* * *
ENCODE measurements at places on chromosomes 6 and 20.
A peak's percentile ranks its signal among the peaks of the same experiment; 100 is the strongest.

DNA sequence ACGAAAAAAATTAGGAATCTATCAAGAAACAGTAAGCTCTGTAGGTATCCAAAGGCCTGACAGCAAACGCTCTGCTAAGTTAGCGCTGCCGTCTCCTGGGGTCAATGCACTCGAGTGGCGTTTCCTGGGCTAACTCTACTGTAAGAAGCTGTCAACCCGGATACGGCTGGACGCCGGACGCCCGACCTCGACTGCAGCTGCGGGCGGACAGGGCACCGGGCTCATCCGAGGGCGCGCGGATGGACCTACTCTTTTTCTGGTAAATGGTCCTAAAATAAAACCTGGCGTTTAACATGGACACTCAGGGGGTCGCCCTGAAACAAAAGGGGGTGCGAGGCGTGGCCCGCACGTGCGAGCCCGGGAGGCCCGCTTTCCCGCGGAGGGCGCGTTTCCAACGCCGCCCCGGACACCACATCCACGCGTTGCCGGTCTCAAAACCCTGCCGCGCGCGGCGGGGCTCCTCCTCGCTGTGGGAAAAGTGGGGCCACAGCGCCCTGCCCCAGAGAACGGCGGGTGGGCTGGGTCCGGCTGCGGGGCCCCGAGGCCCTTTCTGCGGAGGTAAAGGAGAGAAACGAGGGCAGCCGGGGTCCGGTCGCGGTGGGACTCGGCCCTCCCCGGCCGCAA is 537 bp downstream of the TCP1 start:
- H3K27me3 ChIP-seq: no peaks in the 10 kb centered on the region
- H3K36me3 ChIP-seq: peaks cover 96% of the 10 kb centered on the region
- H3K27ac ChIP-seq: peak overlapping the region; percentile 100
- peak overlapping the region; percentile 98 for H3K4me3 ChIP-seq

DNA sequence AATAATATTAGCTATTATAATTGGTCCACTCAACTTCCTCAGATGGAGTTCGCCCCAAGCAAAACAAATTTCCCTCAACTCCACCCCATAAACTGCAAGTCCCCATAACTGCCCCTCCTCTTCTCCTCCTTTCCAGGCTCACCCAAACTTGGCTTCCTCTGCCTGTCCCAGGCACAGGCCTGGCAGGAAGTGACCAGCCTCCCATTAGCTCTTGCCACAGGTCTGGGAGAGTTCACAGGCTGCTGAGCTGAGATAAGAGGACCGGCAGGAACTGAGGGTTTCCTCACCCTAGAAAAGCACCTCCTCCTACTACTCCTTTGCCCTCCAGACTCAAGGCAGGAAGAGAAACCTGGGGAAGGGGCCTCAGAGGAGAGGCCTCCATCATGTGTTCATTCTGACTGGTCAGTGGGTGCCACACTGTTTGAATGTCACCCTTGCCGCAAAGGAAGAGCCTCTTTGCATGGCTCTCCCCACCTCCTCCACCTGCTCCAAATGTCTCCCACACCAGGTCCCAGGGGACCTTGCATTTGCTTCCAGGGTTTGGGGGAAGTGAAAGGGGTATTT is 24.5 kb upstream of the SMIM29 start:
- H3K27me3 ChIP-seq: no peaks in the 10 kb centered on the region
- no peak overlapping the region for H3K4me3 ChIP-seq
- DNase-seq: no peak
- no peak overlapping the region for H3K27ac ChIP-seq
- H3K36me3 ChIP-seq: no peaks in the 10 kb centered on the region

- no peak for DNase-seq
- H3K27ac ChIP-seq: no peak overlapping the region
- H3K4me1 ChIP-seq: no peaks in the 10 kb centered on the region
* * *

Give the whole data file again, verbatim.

ENCODE measurements at places on chromosomes 6 and 20.
A peak's percentile ranks its signal among the peaks of the same experiment; 100 is the strongest.

DNA sequence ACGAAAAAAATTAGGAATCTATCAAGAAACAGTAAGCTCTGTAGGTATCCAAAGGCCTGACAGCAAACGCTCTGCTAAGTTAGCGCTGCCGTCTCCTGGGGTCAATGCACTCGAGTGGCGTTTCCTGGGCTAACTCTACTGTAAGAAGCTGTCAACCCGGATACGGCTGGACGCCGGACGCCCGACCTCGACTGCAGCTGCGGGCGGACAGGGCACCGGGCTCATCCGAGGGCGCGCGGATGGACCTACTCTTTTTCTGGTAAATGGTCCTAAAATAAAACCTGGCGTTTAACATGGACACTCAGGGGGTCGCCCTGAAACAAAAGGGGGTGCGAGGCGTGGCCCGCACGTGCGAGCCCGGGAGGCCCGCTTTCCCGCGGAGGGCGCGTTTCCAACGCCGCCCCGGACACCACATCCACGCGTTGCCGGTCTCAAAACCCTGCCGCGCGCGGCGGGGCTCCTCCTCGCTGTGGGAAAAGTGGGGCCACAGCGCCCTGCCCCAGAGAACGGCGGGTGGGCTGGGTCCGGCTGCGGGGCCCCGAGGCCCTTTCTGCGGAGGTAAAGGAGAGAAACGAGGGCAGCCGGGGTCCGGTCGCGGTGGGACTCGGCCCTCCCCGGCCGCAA is 537 bp downstream of the TCP1 start:
- H3K27me3 ChIP-seq: no peaks in the 10 kb centered on the region
- H3K36me3 ChIP-seq: peaks cover 96% of the 10 kb centered on the region
- H3K27ac ChIP-seq: peak overlapping the region; percentile 100
- peak overlapping the region; percentile 98 for H3K4me3 ChIP-seq

DNA sequence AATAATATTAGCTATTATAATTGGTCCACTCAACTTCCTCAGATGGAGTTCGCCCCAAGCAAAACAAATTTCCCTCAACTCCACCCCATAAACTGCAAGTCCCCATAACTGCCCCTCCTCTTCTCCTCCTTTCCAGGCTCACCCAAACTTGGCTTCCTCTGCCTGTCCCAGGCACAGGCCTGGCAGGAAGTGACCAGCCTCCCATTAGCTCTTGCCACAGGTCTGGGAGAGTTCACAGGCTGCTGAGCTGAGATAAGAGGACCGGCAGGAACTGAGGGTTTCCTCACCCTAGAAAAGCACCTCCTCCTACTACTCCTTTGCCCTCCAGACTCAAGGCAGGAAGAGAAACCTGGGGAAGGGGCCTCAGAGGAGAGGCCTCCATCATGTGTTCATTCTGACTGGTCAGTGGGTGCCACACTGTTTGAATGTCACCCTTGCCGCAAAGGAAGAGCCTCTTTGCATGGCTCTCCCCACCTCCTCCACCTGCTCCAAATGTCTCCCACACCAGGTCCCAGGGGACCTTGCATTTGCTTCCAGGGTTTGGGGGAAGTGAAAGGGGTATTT is 24.5 kb upstream of the SMIM29 start:
- H3K27me3 ChIP-seq: no peaks in the 10 kb centered on the region
- no peak overlapping the region for H3K4me3 ChIP-seq
- DNase-seq: no peak
- no peak overlapping the region for H3K27ac ChIP-seq
- H3K36me3 ChIP-seq: no peaks in the 10 kb centered on the region

- no peak for DNase-seq
- H3K27ac ChIP-seq: no peak overlapping the region
- H3K4me1 ChIP-seq: no peaks in the 10 kb centered on the region